1943: For weeks, the Mexican village of Parícutin had been jolted by earthquakes. On the afternoon of 20 February, as farm labourer Demetrio Toral and his oxen ploughed a cornfield, wisps of smoke appeared from a furrow they had just completed.
Farm owner Dionisio Pulido watched in astonishment as “the ground swelled and raised itself 2 or 2½ m high” and “smoke began to rise, with a hiss or whistle, loud and continuous”, from a fissure in the ground. Although they were far too frightened to appreciate it, Toral and Pulido had witnessed a rare event – the birth of a volcano.
By the next day, a mound of cinders 10 metres high stood in the cornfield, and rocks were being hurled from the fissure. Over the next nine years, the volcano spewed out 700 million cubic metres of lava and more than a billion cubic metres of volcanic ash. By the time the eruption ceased in 1952, Pulido’s cornfield and the village of Parícutin had long since disappeared and in their place stood a volcano 424 metres high.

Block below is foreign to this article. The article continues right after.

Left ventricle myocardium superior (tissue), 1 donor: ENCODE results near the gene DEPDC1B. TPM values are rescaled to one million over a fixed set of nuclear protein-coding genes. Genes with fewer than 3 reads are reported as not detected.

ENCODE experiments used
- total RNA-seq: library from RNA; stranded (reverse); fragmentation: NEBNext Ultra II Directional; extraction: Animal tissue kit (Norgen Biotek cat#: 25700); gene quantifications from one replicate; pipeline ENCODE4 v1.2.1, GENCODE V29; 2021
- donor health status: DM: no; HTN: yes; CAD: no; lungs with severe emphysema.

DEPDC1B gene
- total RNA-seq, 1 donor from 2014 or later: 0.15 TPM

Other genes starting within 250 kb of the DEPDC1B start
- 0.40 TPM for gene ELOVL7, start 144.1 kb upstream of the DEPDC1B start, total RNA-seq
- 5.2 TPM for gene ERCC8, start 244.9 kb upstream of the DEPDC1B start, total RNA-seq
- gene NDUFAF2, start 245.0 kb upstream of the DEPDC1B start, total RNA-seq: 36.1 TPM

Source: Richard V. Fisher, Grant Heiken and Jeffrey B. Hulen, Volcanoes: Crucibles of Change (1997), pp. 233–7